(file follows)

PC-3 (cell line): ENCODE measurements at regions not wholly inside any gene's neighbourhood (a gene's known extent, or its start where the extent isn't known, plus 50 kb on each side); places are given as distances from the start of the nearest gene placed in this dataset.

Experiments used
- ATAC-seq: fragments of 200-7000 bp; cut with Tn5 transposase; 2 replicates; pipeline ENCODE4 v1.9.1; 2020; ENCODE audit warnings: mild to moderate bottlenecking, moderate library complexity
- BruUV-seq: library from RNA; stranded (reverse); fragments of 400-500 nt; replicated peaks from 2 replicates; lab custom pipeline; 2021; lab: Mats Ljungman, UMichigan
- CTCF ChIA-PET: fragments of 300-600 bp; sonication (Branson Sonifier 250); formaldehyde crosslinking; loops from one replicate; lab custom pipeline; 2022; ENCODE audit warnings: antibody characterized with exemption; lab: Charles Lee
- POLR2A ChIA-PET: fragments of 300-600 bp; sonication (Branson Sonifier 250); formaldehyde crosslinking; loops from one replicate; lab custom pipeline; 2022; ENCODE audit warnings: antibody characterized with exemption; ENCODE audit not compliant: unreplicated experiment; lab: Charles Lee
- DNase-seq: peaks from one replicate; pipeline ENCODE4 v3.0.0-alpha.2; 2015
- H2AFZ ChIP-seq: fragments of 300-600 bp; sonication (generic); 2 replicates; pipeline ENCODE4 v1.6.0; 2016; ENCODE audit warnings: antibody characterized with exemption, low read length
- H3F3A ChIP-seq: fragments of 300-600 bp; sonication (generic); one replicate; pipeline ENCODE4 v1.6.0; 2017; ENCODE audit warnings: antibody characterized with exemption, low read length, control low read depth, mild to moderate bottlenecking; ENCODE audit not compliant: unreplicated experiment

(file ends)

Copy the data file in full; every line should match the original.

PC-3 (cell line): ENCODE measurements at regions not wholly inside any gene's neighbourhood (a gene's known extent, or its start where the extent isn't known, plus 50 kb on each side); places are given as distances from the start of the nearest gene placed in this dataset.

Experiments used
- ATAC-seq: fragments of 200-7000 bp; cut with Tn5 transposase; 2 replicates; pipeline ENCODE4 v1.9.1; 2020; ENCODE audit warnings: mild to moderate bottlenecking, moderate library complexity
- BruUV-seq: library from RNA; stranded (reverse); fragments of 400-500 nt; replicated peaks from 2 replicates; lab custom pipeline; 2021; lab: Mats Ljungman, UMichigan
- CTCF ChIA-PET: fragments of 300-600 bp; sonication (Branson Sonifier 250); formaldehyde crosslinking; loops from one replicate; lab custom pipeline; 2022; ENCODE audit warnings: antibody characterized with exemption; lab: Charles Lee
- POLR2A ChIA-PET: fragments of 300-600 bp; sonication (Branson Sonifier 250); formaldehyde crosslinking; loops from one replicate; lab custom pipeline; 2022; ENCODE audit warnings: antibody characterized with exemption; ENCODE audit not compliant: unreplicated experiment; lab: Charles Lee
- DNase-seq: peaks from one replicate; pipeline ENCODE4 v3.0.0-alpha.2; 2015
- H2AFZ ChIP-seq: fragments of 300-600 bp; sonication (generic); 2 replicates; pipeline ENCODE4 v1.6.0; 2016; ENCODE audit warnings: antibody characterized with exemption, low read length
- H3F3A ChIP-seq: fragments of 300-600 bp; sonication (generic); one replicate; pipeline ENCODE4 v1.6.0; 2017; ENCODE audit warnings: antibody characterized with exemption, low read length, control low read depth, mild to moderate bottlenecking; ENCODE audit not compliant: unreplicated experiment